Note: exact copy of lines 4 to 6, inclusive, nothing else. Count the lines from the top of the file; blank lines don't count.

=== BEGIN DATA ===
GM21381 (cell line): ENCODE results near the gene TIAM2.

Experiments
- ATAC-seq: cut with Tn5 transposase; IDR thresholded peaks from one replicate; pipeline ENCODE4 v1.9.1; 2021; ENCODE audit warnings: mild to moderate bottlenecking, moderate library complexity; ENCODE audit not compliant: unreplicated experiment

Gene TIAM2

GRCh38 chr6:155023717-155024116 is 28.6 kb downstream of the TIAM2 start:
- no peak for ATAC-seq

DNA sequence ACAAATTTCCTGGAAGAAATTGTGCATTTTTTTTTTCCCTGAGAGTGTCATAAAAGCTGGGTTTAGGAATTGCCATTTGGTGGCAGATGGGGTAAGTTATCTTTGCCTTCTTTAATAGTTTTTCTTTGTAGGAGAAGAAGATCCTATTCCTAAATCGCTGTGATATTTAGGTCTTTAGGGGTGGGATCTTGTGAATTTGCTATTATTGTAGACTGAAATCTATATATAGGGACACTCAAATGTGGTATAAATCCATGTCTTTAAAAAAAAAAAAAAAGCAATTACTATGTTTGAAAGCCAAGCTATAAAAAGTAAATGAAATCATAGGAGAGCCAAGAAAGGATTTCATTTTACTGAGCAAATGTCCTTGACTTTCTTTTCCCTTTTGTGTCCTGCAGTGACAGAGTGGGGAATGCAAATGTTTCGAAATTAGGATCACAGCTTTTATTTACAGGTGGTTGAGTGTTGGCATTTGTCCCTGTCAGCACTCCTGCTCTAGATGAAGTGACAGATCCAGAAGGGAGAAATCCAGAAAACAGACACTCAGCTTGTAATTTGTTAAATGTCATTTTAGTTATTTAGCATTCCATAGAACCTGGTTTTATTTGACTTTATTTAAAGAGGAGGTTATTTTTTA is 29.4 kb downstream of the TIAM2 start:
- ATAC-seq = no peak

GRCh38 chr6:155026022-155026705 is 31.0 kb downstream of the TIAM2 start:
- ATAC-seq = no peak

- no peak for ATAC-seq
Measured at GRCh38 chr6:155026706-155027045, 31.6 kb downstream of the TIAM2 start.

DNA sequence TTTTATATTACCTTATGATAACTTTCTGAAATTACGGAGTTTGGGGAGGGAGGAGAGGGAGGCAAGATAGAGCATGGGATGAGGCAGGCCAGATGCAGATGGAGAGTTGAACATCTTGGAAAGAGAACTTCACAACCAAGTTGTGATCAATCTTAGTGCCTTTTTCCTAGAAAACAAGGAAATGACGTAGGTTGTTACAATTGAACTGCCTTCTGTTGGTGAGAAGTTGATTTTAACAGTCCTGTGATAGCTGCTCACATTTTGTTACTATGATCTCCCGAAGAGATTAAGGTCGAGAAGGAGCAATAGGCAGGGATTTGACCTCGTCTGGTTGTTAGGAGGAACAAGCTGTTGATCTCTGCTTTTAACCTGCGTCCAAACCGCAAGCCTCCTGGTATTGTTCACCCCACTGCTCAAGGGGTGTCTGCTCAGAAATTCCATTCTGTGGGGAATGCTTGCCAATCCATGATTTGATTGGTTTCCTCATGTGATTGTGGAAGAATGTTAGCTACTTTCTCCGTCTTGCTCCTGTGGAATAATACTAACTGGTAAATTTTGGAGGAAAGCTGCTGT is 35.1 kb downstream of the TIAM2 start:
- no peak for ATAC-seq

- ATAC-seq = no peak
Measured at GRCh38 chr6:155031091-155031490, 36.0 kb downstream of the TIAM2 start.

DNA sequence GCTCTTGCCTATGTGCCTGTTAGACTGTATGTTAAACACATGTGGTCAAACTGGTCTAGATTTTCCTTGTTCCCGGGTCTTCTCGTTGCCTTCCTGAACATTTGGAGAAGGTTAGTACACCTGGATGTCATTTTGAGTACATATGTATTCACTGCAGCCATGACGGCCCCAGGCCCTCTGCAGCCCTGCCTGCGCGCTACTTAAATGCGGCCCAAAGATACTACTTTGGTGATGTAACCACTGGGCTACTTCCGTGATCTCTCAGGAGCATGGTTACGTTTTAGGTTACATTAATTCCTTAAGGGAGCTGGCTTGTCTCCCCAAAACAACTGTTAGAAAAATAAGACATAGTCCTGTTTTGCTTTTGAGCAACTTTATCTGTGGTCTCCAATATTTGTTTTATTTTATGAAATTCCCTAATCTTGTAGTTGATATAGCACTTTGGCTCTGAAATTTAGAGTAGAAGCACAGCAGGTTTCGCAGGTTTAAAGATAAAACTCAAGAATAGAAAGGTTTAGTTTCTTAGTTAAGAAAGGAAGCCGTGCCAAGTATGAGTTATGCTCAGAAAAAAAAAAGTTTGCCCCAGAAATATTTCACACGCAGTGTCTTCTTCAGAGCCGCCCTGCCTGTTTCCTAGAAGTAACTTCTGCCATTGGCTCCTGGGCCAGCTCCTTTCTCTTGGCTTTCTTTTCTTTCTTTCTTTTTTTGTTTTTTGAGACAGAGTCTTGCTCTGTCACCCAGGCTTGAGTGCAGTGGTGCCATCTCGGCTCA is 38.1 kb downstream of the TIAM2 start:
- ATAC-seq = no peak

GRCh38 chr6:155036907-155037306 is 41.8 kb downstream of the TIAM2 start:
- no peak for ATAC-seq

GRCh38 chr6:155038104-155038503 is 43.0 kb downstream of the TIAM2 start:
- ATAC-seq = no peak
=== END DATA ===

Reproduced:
Gene TIAM2

GRCh38 chr6:155023717-155024116 is 28.6 kb downstream of the TIAM2 start:
- no peak for ATAC-seq